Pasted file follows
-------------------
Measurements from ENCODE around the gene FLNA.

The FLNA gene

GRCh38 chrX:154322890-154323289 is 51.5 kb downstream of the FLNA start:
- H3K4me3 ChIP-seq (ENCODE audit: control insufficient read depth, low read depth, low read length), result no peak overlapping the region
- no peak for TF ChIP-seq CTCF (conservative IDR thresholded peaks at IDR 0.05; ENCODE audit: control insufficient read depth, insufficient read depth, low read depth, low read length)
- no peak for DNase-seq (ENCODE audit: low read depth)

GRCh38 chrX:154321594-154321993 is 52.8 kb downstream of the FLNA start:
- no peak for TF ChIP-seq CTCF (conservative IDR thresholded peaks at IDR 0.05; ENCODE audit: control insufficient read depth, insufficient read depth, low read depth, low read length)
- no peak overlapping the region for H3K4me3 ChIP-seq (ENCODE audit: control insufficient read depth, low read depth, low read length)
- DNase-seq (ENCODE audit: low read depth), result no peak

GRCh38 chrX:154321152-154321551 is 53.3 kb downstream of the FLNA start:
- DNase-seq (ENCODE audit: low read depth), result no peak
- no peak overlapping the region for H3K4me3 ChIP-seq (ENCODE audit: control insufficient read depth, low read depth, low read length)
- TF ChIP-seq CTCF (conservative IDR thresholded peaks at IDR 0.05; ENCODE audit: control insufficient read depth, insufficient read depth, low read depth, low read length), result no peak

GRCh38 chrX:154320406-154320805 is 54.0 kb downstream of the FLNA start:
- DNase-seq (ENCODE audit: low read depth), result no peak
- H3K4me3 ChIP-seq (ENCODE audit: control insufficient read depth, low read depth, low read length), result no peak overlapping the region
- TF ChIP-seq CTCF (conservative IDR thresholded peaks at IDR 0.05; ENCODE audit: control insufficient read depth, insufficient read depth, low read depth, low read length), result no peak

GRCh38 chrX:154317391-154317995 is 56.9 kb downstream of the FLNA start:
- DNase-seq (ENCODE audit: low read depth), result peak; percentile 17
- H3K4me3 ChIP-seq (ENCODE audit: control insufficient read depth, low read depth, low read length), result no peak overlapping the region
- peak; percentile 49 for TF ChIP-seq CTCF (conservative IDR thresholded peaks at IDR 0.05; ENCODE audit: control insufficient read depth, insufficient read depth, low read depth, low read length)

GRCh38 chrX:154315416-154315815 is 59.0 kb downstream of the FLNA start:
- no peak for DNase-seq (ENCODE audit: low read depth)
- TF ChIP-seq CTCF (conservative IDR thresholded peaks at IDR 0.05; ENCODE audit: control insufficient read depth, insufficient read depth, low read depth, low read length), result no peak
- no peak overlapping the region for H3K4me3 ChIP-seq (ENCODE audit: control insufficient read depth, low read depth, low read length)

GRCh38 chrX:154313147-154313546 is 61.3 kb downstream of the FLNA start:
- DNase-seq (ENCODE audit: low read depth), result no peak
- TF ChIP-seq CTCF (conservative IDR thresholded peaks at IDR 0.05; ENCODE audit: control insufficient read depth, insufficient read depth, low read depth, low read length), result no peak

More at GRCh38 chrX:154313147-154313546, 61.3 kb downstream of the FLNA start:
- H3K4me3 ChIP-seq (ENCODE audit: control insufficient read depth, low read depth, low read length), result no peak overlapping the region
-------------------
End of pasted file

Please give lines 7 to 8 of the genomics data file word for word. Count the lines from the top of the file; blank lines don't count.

GRCh38 chrX:154321594-154321993 is 52.8 kb downstream of the FLNA start:
- no peak for TF ChIP-seq CTCF (conservative IDR thresholded peaks at IDR 0.05; ENCODE audit: control insufficient read depth, insufficient read depth, low read depth, low read length)